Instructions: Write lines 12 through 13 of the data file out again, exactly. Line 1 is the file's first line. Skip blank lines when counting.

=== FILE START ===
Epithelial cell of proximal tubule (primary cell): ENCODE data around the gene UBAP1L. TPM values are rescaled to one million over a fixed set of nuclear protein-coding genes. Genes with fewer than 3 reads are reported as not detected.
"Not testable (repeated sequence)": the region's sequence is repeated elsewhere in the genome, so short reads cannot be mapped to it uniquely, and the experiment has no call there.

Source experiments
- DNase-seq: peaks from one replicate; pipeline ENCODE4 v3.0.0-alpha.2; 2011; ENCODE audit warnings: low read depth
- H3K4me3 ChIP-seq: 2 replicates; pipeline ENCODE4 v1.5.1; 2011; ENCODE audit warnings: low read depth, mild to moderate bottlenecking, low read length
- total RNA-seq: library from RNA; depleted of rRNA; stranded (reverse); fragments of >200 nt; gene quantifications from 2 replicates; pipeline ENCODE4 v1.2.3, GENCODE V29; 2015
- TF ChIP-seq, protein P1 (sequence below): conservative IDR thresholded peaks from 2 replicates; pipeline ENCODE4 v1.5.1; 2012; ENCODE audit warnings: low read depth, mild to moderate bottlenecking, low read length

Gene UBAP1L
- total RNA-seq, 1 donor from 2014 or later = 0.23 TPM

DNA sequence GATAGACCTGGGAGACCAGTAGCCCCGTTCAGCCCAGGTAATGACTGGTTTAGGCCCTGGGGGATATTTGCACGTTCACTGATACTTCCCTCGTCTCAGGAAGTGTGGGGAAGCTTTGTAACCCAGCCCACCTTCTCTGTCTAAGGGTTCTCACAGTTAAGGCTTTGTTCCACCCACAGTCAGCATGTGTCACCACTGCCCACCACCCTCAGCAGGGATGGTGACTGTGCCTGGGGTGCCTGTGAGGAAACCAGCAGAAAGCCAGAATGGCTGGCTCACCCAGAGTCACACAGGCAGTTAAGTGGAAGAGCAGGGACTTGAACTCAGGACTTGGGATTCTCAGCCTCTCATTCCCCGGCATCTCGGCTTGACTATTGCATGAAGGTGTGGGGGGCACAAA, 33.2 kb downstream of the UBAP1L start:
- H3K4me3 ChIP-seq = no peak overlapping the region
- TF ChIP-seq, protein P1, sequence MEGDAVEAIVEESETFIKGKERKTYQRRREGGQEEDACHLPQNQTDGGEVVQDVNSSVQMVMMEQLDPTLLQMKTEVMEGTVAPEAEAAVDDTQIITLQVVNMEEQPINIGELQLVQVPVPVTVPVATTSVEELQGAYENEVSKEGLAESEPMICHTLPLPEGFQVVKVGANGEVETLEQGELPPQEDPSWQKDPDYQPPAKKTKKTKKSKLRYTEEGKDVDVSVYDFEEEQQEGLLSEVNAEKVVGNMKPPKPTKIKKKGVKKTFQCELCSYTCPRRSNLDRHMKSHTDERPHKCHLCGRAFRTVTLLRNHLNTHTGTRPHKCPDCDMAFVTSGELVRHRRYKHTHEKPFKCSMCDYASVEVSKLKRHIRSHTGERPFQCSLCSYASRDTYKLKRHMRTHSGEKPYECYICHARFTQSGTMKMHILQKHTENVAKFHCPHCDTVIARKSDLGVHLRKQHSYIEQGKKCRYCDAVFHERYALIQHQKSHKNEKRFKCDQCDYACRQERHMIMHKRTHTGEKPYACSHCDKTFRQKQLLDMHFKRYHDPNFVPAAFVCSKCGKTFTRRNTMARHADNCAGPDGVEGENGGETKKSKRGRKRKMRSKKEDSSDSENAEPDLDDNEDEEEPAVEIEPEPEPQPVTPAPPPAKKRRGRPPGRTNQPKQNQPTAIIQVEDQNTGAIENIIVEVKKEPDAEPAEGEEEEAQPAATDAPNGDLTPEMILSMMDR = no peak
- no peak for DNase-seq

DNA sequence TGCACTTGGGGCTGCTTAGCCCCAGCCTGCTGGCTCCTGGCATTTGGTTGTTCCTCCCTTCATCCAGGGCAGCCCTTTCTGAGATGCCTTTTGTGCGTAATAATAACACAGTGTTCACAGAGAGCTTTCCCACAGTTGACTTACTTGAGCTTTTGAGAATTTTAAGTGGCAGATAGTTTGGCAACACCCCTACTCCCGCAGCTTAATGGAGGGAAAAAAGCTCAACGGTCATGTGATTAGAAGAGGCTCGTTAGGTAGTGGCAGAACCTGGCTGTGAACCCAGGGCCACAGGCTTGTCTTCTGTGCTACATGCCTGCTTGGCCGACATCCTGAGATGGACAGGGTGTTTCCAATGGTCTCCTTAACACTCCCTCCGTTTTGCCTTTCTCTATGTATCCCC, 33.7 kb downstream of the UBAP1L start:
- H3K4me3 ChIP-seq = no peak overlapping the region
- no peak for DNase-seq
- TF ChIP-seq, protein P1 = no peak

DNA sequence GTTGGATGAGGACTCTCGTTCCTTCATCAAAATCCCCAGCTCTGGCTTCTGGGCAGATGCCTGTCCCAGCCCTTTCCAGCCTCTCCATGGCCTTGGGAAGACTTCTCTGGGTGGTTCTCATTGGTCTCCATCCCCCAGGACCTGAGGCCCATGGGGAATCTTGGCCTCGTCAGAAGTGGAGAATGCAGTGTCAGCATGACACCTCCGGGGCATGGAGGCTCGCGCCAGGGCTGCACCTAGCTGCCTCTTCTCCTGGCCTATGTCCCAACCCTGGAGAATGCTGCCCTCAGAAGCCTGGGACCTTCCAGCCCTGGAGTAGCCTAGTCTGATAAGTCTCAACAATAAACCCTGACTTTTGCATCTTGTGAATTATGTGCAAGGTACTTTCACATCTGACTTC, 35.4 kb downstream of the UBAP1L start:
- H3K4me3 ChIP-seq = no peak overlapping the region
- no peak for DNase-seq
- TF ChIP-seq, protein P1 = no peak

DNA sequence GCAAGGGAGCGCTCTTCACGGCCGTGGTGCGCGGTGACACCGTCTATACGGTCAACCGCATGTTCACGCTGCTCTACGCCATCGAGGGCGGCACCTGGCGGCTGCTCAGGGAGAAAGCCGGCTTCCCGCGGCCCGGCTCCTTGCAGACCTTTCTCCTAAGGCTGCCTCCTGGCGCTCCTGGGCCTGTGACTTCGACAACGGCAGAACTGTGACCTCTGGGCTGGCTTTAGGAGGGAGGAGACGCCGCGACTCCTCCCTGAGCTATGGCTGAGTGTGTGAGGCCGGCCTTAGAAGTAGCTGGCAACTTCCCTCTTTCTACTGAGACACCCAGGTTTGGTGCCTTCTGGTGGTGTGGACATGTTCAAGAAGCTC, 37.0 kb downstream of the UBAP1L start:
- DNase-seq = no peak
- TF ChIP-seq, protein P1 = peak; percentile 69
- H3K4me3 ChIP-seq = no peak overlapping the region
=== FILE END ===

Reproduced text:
- TF ChIP-seq, protein P1, sequence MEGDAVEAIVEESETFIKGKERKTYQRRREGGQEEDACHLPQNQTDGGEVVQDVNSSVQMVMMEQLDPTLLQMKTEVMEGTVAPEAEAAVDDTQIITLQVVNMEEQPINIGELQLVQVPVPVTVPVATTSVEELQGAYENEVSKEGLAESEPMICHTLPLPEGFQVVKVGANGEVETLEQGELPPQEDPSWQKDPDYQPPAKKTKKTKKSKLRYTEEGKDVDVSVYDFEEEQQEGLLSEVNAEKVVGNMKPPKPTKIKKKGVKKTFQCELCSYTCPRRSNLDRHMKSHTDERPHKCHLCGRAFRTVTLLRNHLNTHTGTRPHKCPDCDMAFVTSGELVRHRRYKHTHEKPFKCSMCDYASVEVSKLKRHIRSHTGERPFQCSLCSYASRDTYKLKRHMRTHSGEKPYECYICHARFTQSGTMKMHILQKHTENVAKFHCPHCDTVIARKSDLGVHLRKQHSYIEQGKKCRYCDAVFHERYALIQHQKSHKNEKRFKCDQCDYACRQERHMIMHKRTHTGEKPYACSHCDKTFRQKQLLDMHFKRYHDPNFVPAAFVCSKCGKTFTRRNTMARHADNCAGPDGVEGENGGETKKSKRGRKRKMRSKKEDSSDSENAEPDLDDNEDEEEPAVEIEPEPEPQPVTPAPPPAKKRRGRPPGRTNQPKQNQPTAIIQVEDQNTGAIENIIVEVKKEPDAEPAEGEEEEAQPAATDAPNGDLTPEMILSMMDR = no peak
- no peak for DNase-seq